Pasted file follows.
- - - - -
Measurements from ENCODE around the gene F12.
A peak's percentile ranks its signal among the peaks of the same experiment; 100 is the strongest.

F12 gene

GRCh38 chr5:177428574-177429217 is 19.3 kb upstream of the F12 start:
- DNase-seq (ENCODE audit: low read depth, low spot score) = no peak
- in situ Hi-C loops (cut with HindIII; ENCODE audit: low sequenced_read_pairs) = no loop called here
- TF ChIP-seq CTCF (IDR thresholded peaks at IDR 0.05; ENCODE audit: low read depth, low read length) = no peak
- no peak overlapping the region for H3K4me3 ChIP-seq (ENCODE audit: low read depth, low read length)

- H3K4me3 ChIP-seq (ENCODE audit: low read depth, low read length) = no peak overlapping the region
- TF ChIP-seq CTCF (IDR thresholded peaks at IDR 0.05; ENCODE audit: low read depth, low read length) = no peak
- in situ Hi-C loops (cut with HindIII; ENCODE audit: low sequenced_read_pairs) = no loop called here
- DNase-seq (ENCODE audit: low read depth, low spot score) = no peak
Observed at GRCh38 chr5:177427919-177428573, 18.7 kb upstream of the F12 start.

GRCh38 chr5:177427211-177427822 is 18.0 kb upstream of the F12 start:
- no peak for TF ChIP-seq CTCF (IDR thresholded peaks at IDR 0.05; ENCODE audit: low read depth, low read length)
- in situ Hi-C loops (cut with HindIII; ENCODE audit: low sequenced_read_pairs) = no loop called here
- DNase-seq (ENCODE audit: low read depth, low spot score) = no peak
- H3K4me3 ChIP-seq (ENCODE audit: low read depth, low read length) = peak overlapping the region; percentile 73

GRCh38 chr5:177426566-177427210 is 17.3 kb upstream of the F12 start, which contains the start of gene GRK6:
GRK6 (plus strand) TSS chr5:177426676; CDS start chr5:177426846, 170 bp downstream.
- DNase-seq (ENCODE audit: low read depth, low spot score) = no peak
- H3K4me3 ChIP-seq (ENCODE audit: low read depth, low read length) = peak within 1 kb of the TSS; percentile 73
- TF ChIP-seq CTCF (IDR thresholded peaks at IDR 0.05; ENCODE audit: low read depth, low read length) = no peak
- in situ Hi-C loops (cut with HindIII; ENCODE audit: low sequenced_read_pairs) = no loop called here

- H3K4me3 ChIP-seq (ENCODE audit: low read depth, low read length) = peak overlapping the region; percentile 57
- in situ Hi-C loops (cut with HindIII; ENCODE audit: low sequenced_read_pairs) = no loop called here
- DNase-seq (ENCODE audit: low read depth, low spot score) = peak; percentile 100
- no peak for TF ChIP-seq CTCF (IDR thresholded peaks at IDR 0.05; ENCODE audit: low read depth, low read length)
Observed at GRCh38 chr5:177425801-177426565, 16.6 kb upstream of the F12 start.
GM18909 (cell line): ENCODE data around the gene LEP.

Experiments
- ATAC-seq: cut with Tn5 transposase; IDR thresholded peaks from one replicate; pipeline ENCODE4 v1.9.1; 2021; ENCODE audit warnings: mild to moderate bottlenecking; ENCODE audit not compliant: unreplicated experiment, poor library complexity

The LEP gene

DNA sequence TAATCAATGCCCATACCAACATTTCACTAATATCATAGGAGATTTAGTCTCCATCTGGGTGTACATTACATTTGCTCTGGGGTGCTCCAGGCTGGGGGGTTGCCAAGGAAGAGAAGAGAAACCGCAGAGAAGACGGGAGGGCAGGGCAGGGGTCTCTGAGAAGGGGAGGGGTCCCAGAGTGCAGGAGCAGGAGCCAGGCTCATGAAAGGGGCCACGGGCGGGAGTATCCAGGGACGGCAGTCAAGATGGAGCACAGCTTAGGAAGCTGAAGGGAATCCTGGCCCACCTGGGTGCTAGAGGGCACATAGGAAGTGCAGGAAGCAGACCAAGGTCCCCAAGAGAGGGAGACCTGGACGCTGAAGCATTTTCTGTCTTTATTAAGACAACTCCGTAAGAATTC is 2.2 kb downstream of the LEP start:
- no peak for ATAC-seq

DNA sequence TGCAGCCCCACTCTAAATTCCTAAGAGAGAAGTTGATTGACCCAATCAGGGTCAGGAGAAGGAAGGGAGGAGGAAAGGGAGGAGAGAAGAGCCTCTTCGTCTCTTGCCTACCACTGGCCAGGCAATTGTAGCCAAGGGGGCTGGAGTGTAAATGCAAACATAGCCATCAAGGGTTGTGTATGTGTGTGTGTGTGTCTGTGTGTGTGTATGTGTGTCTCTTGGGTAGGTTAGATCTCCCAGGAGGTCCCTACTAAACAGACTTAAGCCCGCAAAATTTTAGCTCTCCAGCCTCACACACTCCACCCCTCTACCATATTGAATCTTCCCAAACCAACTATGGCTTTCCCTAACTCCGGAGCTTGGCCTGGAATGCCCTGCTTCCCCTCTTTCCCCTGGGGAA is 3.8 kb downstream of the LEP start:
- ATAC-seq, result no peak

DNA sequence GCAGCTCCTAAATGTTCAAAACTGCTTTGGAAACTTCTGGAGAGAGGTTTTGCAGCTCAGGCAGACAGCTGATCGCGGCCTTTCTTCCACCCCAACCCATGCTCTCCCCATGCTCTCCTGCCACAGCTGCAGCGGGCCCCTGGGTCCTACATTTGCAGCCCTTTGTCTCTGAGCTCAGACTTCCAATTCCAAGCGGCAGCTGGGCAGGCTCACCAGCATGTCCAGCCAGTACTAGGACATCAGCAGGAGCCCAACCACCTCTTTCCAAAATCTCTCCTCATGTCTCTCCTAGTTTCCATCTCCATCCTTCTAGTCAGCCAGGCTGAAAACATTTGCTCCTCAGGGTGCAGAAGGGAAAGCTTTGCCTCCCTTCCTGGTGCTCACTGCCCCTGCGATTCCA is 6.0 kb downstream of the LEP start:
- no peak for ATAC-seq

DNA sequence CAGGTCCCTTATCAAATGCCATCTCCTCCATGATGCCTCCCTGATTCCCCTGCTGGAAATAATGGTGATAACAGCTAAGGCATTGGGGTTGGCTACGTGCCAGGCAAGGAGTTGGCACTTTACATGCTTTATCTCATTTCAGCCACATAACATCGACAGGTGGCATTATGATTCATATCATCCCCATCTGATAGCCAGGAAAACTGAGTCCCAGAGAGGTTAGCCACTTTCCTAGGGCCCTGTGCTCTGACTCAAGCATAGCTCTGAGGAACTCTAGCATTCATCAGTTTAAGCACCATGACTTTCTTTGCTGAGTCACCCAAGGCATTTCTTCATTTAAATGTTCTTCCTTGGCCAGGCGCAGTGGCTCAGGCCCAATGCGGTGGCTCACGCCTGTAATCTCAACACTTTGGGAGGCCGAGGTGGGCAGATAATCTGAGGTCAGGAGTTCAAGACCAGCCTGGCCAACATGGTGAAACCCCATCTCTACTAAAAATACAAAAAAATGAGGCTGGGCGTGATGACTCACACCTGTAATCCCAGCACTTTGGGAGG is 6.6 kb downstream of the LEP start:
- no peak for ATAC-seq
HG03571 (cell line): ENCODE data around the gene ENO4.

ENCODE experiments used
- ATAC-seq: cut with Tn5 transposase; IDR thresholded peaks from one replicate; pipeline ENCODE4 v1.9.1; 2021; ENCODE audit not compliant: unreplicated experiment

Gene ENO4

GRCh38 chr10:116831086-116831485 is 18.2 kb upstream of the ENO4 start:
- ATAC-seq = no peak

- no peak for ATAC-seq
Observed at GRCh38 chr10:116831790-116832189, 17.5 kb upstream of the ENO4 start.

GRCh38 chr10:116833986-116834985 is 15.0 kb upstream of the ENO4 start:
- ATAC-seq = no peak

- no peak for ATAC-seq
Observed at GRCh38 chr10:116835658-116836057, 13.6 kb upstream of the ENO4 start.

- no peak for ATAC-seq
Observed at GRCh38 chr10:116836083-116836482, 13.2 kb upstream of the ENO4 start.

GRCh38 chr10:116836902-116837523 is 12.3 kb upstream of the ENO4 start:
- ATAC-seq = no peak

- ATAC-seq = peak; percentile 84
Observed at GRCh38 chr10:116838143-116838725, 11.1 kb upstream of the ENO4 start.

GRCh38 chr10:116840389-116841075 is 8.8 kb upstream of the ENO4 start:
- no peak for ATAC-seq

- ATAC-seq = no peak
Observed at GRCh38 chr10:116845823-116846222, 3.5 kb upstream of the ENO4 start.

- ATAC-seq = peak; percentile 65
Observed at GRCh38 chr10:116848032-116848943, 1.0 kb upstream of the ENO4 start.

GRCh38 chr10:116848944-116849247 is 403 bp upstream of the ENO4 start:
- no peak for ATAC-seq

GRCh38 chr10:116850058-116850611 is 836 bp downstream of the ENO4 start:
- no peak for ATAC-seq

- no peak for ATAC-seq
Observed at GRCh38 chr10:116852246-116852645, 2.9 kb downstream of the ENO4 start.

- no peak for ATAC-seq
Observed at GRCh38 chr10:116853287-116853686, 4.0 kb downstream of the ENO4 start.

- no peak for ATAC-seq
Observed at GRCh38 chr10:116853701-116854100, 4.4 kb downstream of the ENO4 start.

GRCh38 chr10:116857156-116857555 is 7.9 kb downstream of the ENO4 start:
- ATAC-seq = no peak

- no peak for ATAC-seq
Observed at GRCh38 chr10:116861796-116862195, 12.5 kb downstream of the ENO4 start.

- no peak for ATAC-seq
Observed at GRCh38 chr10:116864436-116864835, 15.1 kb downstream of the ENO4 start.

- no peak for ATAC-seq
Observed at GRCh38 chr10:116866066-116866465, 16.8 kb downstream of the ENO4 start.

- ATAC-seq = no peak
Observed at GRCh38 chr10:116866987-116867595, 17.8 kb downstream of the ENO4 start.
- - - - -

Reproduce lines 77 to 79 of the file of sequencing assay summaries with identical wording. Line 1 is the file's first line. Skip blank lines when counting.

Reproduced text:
- ATAC-seq = no peak

- no peak for ATAC-seq
Observed at GRCh38 chr10:116861796-116862195, 12.5 kb downstream of the ENO4 start.